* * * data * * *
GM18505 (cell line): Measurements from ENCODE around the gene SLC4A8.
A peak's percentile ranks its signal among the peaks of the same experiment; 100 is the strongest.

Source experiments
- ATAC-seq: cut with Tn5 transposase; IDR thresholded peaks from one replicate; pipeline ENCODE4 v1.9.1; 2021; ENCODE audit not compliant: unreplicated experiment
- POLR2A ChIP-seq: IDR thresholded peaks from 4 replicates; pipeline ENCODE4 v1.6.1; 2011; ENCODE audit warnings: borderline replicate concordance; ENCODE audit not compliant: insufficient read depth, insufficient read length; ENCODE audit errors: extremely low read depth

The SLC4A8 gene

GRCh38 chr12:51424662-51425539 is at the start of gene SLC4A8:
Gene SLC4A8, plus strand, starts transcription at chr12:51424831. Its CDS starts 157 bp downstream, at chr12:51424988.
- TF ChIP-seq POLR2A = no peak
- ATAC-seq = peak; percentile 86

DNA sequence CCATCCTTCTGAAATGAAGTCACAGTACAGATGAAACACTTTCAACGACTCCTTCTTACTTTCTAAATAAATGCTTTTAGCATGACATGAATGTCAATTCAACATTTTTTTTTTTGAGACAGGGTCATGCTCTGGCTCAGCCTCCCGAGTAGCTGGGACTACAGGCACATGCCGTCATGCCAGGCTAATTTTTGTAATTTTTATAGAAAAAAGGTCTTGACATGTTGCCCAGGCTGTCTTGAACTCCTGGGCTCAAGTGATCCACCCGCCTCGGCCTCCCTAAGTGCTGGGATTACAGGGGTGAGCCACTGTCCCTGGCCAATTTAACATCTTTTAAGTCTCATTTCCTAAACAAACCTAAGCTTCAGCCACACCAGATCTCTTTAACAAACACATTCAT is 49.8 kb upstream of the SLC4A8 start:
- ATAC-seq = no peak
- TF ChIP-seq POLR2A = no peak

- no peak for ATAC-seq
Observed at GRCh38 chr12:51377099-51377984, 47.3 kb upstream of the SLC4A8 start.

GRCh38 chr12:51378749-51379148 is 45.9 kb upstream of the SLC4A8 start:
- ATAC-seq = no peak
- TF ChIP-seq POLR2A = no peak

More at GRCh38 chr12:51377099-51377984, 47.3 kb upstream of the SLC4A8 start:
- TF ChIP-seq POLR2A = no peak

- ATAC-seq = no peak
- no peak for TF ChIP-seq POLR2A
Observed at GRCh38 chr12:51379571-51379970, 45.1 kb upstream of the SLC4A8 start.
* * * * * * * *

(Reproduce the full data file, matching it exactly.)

GM18505 (cell line): Measurements from ENCODE around the gene SLC4A8.
A peak's percentile ranks its signal among the peaks of the same experiment; 100 is the strongest.

Source experiments
- ATAC-seq: cut with Tn5 transposase; IDR thresholded peaks from one replicate; pipeline ENCODE4 v1.9.1; 2021; ENCODE audit not compliant: unreplicated experiment
- POLR2A ChIP-seq: IDR thresholded peaks from 4 replicates; pipeline ENCODE4 v1.6.1; 2011; ENCODE audit warnings: borderline replicate concordance; ENCODE audit not compliant: insufficient read depth, insufficient read length; ENCODE audit errors: extremely low read depth

The SLC4A8 gene

GRCh38 chr12:51424662-51425539 is at the start of gene SLC4A8:
Gene SLC4A8, plus strand, starts transcription at chr12:51424831. Its CDS starts 157 bp downstream, at chr12:51424988.
- TF ChIP-seq POLR2A = no peak
- ATAC-seq = peak; percentile 86

DNA sequence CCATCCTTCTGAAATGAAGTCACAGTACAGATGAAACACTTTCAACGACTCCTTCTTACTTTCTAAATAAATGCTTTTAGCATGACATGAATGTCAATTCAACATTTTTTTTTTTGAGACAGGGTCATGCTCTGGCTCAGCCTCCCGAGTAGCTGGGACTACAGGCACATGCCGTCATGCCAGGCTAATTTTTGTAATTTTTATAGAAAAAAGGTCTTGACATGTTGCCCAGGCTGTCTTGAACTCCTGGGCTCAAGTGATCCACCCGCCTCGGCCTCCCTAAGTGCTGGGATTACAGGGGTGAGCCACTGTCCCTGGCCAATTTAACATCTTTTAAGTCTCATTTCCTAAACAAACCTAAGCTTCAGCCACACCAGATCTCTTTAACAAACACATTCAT is 49.8 kb upstream of the SLC4A8 start:
- ATAC-seq = no peak
- TF ChIP-seq POLR2A = no peak

- no peak for ATAC-seq
Observed at GRCh38 chr12:51377099-51377984, 47.3 kb upstream of the SLC4A8 start.

GRCh38 chr12:51378749-51379148 is 45.9 kb upstream of the SLC4A8 start:
- ATAC-seq = no peak
- TF ChIP-seq POLR2A = no peak

More at GRCh38 chr12:51377099-51377984, 47.3 kb upstream of the SLC4A8 start:
- TF ChIP-seq POLR2A = no peak

- ATAC-seq = no peak
- no peak for TF ChIP-seq POLR2A
Observed at GRCh38 chr12:51379571-51379970, 45.1 kb upstream of the SLC4A8 start.